Sebastião Salgado is a Brazilian photographer and co-founder of nonprofit Instituto Terra, which works to restore the country’s Atlantic forest. The project was initially launched on his parents’ cattle ranch in eastern Brazil; Salgado used his photographs to raise funding for a seedling nursery, laboratory, and training center, which allowed the project to plant about 300 different species of native trees and to restore 2,000 natural springs. In 2022–23, it launched “Empresa Amiga,” a program that will raise funds from nearly a dozen corporate partners for forest and water basin restoration.
What is the single most important action you think the public, or a specific company or government, needs to take in the next year to advance the climate agenda?
There is only one way to move the climate agenda forward in the world, at personal, company and state level, and that is to plant trees. There is no machine on the planet capable of sequestering carbon dioxide. Only trees can do this through photosynthesis. By planting trees we will solve the planetary carbon problem and, more importantly, we will rehabilitate local biodiversity. In the last 40 years, Germany has lost 70% of its biodiversity. What’s more, by planting forests we also restore water sources by retaining humidity in the soil. That’s the primordial action I would advise: planting trees.
What sustainability effort do you hope will gain popularity with the general public this year, and why?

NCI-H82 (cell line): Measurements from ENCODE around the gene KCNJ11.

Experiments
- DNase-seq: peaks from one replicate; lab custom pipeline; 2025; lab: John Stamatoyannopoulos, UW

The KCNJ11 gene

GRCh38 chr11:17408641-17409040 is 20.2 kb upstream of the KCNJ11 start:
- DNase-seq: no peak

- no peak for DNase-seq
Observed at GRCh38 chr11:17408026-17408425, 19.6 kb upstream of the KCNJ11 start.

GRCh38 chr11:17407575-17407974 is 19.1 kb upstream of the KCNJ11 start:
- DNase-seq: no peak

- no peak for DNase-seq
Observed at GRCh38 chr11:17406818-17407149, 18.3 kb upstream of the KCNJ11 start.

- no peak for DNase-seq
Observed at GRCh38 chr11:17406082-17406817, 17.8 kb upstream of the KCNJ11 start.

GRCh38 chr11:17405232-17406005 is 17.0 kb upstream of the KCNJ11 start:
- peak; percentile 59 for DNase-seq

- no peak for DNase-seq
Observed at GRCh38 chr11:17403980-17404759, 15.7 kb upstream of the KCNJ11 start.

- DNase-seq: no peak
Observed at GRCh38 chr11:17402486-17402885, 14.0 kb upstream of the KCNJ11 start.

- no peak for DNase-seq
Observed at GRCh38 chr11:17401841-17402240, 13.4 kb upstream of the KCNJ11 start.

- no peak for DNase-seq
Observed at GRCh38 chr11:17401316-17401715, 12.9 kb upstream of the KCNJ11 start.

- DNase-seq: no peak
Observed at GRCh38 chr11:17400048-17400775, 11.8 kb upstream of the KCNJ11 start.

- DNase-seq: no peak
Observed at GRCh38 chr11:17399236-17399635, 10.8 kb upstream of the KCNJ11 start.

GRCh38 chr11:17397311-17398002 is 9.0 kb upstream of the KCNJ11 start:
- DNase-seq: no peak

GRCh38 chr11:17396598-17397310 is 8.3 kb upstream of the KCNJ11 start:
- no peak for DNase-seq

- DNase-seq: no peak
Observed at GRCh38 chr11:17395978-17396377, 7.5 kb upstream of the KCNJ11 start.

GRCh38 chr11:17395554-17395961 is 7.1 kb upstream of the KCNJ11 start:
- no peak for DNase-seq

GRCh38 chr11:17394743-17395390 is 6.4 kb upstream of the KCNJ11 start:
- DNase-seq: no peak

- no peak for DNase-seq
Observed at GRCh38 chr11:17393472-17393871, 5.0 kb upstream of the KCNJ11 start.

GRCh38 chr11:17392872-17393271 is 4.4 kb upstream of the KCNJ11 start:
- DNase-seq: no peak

We should focus on the integration of the world of land, rural landowners, Indigenous and peasant communities into the global debate on ecology. The rural world is not integrated into this debate, which is 95% dominated by the urban sector. And urban people don’t know the land and the planet. If we have to plant forests, we won’t do it in the cities, but in the countryside.
Where should climate activism go in the next year?
Climate activism should focus on a reorientation of carbon credits. We have to separate what carbon is recovered in industries by reducing carbon emissions, and the real carbon sequestration that comes from planting forests. Organizations around the world have to fight for there to be a sufficient financial return for rural landowners to have an alternative use for their land between livestock, agriculture, and forestry. Otherwise, they will never plant forests. We must fight for a real carbon fund for planting trees.
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